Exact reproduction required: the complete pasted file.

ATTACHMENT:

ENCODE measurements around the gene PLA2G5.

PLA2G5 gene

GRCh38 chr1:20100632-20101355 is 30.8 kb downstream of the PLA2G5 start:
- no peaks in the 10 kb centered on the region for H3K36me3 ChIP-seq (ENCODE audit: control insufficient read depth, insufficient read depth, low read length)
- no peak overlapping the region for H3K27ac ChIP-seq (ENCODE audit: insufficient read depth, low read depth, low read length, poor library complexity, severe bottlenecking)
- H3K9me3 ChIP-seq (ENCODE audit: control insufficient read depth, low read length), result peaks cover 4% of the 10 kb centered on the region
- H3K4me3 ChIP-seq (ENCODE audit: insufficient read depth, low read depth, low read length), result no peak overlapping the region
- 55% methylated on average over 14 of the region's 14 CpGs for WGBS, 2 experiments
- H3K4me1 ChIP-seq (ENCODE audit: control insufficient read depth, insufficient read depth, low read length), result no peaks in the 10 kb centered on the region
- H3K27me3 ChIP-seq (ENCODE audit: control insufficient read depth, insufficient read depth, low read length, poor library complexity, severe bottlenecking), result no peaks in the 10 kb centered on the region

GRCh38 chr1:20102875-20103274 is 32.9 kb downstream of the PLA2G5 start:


ENCODE measurements around the gene PLA2G5.

PLA2G5 gene

GRCh38 chr1:20100632-20101355 is 30.8 kb downstream of the PLA2G5 start:
- no peaks in the 10 kb centered on the region for H3K36me3 ChIP-seq (ENCODE audit: control insufficient read depth, insufficient read depth, low read length)
- no peak overlapping the region for H3K27ac ChIP-seq (ENCODE audit: insufficient read depth, low read depth, low read length, poor library complexity, severe bottlenecking)
- H3K9me3 ChIP-seq (ENCODE audit: control insufficient read depth, low read length), result peaks cover 4% of the 10 kb centered on the region
- H3K4me3 ChIP-seq (ENCODE audit: insufficient read depth, low read depth, low read length), result no peak overlapping the region
- 55% methylated on average over 14 of the region's 14 CpGs for WGBS, 2 experiments
- H3K4me1 ChIP-seq (ENCODE audit: control insufficient read depth, insufficient read depth, low read length), result no peaks in the 10 kb centered on the region
- H3K27me3 ChIP-seq (ENCODE audit: control insufficient read depth, insufficient read depth, low read length, poor library complexity, severe bottlenecking), result no peaks in the 10 kb centered on the region

GRCh38 chr1:20102875-20103274 is 32.9 kb downstream of the PLA2G5 start: